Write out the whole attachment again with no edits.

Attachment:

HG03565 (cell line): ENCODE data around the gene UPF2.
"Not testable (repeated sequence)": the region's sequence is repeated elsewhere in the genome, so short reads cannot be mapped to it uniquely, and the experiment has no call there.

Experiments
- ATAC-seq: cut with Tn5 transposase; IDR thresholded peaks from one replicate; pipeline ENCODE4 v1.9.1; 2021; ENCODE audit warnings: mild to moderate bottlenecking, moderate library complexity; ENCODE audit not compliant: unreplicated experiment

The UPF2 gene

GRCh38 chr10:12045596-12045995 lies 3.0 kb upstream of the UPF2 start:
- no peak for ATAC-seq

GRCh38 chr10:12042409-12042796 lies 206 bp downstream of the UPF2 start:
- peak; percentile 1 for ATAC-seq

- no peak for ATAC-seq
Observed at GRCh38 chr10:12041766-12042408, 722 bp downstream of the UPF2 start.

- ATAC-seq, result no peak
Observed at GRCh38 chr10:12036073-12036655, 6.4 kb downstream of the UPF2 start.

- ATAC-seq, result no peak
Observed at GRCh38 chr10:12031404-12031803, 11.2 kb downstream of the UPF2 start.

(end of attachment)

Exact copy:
HG03565 (cell line): ENCODE data around the gene UPF2.
"Not testable (repeated sequence)": the region's sequence is repeated elsewhere in the genome, so short reads cannot be mapped to it uniquely, and the experiment has no call there.

Experiments
- ATAC-seq: cut with Tn5 transposase; IDR thresholded peaks from one replicate; pipeline ENCODE4 v1.9.1; 2021; ENCODE audit warnings: mild to moderate bottlenecking, moderate library complexity; ENCODE audit not compliant: unreplicated experiment

The UPF2 gene

GRCh38 chr10:12045596-12045995 lies 3.0 kb upstream of the UPF2 start:
- no peak for ATAC-seq

GRCh38 chr10:12042409-12042796 lies 206 bp downstream of the UPF2 start:
- peak; percentile 1 for ATAC-seq

- no peak for ATAC-seq
Observed at GRCh38 chr10:12041766-12042408, 722 bp downstream of the UPF2 start.

- ATAC-seq, result no peak
Observed at GRCh38 chr10:12036073-12036655, 6.4 kb downstream of the UPF2 start.

- ATAC-seq, result no peak
Observed at GRCh38 chr10:12031404-12031803, 11.2 kb downstream of the UPF2 start.